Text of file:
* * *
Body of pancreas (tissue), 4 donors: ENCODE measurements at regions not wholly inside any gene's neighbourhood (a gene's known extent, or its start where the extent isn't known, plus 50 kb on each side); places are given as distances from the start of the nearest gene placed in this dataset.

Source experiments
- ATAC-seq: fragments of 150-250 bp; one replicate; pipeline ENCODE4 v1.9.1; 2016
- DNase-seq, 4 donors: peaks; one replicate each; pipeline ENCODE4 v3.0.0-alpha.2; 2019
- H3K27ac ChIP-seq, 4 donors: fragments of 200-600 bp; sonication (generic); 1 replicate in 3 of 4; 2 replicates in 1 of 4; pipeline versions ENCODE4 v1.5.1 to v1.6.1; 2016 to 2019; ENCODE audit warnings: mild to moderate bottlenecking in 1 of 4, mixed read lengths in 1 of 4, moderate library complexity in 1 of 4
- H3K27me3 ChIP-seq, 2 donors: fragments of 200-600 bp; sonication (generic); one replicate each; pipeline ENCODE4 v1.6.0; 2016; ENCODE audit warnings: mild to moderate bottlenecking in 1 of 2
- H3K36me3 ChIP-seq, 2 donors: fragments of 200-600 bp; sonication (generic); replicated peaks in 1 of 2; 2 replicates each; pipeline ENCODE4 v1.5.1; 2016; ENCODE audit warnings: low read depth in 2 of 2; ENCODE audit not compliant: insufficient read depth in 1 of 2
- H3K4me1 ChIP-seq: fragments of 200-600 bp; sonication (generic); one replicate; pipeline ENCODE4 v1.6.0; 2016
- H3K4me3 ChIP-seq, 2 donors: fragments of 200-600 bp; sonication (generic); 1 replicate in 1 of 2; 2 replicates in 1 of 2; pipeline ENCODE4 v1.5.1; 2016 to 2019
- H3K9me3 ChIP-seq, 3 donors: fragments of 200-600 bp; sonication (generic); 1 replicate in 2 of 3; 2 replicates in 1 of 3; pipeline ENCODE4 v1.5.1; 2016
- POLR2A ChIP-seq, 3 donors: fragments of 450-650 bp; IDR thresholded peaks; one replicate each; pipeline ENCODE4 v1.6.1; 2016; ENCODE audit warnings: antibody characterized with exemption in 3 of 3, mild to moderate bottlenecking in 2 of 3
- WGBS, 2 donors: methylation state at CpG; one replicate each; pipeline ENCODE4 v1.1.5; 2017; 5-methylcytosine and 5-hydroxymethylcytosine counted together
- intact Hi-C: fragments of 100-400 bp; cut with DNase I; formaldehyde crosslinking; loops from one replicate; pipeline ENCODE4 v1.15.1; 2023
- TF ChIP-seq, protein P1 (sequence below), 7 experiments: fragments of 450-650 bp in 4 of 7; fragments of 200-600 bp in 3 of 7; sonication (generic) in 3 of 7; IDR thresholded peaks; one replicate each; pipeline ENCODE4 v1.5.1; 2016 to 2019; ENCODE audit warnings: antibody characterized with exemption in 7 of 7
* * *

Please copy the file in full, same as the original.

Body of pancreas (tissue), 4 donors: ENCODE measurements at regions not wholly inside any gene's neighbourhood (a gene's known extent, or its start where the extent isn't known, plus 50 kb on each side); places are given as distances from the start of the nearest gene placed in this dataset.

Source experiments
- ATAC-seq: fragments of 150-250 bp; one replicate; pipeline ENCODE4 v1.9.1; 2016
- DNase-seq, 4 donors: peaks; one replicate each; pipeline ENCODE4 v3.0.0-alpha.2; 2019
- H3K27ac ChIP-seq, 4 donors: fragments of 200-600 bp; sonication (generic); 1 replicate in 3 of 4; 2 replicates in 1 of 4; pipeline versions ENCODE4 v1.5.1 to v1.6.1; 2016 to 2019; ENCODE audit warnings: mild to moderate bottlenecking in 1 of 4, mixed read lengths in 1 of 4, moderate library complexity in 1 of 4
- H3K27me3 ChIP-seq, 2 donors: fragments of 200-600 bp; sonication (generic); one replicate each; pipeline ENCODE4 v1.6.0; 2016; ENCODE audit warnings: mild to moderate bottlenecking in 1 of 2
- H3K36me3 ChIP-seq, 2 donors: fragments of 200-600 bp; sonication (generic); replicated peaks in 1 of 2; 2 replicates each; pipeline ENCODE4 v1.5.1; 2016; ENCODE audit warnings: low read depth in 2 of 2; ENCODE audit not compliant: insufficient read depth in 1 of 2
- H3K4me1 ChIP-seq: fragments of 200-600 bp; sonication (generic); one replicate; pipeline ENCODE4 v1.6.0; 2016
- H3K4me3 ChIP-seq, 2 donors: fragments of 200-600 bp; sonication (generic); 1 replicate in 1 of 2; 2 replicates in 1 of 2; pipeline ENCODE4 v1.5.1; 2016 to 2019
- H3K9me3 ChIP-seq, 3 donors: fragments of 200-600 bp; sonication (generic); 1 replicate in 2 of 3; 2 replicates in 1 of 3; pipeline ENCODE4 v1.5.1; 2016
- POLR2A ChIP-seq, 3 donors: fragments of 450-650 bp; IDR thresholded peaks; one replicate each; pipeline ENCODE4 v1.6.1; 2016; ENCODE audit warnings: antibody characterized with exemption in 3 of 3, mild to moderate bottlenecking in 2 of 3
- WGBS, 2 donors: methylation state at CpG; one replicate each; pipeline ENCODE4 v1.1.5; 2017; 5-methylcytosine and 5-hydroxymethylcytosine counted together
- intact Hi-C: fragments of 100-400 bp; cut with DNase I; formaldehyde crosslinking; loops from one replicate; pipeline ENCODE4 v1.15.1; 2023
- TF ChIP-seq, protein P1 (sequence below), 7 experiments: fragments of 450-650 bp in 4 of 7; fragments of 200-600 bp in 3 of 7; sonication (generic) in 3 of 7; IDR thresholded peaks; one replicate each; pipeline ENCODE4 v1.5.1; 2016 to 2019; ENCODE audit warnings: antibody characterized with exemption in 7 of 7